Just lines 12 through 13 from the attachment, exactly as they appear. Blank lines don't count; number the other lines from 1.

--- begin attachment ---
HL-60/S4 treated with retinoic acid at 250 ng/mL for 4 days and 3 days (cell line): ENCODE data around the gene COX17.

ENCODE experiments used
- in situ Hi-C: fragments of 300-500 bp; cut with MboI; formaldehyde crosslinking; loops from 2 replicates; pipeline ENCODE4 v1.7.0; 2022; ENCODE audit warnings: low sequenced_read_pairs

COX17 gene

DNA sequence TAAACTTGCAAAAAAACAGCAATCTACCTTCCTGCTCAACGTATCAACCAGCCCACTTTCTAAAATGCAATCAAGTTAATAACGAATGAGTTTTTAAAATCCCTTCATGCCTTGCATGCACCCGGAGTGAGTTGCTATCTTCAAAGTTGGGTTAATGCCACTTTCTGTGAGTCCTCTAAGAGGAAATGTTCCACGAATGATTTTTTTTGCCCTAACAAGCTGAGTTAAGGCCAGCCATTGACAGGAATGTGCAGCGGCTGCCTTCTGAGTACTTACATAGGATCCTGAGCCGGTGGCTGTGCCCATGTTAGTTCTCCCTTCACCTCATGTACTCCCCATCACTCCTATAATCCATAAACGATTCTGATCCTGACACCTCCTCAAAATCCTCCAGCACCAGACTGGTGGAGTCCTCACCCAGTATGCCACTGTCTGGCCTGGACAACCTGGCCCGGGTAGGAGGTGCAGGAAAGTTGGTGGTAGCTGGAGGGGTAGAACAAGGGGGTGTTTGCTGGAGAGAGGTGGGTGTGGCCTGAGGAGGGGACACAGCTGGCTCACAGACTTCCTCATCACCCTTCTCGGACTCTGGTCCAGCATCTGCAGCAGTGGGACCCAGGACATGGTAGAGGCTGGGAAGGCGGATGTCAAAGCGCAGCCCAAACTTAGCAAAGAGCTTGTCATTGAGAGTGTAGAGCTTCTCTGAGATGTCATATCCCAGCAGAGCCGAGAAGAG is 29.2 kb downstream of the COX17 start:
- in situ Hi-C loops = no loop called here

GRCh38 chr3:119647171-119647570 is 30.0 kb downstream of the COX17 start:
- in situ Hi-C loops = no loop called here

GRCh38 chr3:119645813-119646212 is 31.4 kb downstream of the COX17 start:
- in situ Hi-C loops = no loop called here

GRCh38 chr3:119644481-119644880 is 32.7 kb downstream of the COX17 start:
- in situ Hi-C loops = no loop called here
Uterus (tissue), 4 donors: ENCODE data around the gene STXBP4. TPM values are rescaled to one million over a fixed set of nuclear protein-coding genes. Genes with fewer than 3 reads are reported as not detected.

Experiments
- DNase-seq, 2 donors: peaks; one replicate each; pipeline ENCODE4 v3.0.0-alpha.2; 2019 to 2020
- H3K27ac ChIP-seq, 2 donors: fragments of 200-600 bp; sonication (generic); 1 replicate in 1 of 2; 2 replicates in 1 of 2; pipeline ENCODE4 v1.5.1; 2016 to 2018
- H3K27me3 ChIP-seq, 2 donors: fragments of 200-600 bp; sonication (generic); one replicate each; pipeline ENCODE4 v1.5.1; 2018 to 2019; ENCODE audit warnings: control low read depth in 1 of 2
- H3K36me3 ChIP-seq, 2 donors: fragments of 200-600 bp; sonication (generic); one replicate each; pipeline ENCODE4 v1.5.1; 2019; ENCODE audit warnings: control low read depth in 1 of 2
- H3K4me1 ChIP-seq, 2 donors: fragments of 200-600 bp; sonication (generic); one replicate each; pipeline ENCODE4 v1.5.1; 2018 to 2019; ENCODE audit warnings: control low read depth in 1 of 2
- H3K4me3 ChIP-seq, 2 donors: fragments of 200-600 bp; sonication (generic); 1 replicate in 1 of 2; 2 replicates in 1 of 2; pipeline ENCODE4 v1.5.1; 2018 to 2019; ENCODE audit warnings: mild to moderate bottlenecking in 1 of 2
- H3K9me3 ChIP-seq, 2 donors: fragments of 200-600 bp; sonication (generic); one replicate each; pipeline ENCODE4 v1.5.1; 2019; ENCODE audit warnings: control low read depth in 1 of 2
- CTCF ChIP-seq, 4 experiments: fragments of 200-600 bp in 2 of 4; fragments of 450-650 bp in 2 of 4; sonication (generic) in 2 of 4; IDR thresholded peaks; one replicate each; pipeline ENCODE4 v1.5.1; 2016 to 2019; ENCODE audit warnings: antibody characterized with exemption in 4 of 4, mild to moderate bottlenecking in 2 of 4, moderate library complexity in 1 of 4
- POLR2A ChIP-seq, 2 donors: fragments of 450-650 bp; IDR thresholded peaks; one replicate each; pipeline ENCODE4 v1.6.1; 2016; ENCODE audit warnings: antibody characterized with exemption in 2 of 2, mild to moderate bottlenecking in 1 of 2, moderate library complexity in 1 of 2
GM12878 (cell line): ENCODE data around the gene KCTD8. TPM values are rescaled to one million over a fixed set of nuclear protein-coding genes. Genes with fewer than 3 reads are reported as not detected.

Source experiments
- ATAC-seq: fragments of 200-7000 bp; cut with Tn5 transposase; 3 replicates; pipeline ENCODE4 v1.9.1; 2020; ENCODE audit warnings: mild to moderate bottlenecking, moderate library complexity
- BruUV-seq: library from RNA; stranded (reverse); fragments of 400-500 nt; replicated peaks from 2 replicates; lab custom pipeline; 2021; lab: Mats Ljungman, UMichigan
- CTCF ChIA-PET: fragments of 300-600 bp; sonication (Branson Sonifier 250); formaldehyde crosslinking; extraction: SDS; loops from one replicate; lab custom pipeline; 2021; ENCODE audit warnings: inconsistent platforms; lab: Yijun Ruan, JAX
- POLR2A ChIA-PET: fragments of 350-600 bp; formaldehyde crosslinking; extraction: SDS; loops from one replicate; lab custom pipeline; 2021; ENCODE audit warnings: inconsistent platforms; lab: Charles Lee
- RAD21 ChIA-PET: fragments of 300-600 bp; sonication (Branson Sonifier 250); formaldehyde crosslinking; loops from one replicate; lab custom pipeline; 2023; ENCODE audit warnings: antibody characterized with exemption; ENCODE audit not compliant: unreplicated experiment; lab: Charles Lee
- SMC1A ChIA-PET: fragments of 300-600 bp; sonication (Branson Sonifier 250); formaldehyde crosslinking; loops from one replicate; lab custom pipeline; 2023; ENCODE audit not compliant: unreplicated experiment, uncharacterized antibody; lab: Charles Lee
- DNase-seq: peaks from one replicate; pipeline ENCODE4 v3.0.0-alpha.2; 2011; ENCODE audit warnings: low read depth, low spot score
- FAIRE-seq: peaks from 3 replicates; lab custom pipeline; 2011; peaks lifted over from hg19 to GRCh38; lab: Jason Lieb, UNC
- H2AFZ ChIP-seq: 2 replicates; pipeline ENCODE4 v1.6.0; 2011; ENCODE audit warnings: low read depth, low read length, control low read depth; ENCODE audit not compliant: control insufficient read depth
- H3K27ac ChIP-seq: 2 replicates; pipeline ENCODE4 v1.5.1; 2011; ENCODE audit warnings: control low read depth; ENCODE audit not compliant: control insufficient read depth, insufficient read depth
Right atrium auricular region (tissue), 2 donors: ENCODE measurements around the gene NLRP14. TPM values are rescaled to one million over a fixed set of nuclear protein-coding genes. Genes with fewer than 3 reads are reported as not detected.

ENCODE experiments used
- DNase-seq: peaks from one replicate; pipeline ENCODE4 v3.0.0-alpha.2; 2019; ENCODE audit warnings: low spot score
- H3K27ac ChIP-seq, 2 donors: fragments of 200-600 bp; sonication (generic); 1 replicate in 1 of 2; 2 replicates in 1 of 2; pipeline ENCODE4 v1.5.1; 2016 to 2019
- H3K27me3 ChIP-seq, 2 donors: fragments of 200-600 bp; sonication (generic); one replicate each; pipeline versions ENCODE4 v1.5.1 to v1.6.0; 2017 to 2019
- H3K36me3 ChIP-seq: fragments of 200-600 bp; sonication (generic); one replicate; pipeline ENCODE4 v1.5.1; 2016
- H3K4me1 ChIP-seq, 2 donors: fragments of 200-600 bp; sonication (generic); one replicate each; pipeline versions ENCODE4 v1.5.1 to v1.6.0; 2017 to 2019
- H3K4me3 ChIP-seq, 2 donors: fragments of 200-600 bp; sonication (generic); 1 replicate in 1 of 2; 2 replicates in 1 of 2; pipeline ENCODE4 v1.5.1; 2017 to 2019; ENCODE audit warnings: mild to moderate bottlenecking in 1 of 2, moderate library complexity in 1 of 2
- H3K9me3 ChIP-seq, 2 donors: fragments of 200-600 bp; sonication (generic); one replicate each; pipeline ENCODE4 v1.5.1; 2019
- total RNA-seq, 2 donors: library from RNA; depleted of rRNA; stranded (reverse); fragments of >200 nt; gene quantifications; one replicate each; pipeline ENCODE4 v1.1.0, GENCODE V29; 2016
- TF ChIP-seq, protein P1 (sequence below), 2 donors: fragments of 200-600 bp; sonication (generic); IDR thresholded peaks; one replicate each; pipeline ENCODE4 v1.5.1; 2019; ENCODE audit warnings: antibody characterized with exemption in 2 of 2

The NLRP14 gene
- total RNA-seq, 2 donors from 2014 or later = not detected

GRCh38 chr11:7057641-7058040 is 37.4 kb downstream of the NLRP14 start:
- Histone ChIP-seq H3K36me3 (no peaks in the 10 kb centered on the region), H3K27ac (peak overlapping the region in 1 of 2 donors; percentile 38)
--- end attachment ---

- in situ Hi-C loops = no loop called here
Uterus (tissue), 4 donors: ENCODE data around the gene STXBP4. TPM values are rescaled to one million over a fixed set of nuclear protein-coding genes. Genes with fewer than 3 reads are reported as not detected.